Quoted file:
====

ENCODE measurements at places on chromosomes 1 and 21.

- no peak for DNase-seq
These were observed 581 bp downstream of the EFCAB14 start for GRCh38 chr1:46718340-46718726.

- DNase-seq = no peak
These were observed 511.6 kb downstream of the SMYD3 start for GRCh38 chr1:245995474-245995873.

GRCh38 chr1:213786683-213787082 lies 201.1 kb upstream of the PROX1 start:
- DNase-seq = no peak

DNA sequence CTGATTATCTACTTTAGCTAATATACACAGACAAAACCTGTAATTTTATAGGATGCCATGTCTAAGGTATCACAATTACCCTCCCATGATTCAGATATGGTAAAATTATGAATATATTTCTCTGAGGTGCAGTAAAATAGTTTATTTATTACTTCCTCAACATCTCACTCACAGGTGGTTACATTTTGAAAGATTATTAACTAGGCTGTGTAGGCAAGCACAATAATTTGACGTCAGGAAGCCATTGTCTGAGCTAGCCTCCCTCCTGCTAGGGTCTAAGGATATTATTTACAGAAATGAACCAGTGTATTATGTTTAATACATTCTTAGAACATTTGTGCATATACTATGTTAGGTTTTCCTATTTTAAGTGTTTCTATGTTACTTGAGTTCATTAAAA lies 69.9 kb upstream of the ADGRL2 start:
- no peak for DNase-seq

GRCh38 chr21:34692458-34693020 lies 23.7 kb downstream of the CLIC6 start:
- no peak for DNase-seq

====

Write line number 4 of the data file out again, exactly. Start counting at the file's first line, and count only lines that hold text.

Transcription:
- DNase-seq = no peak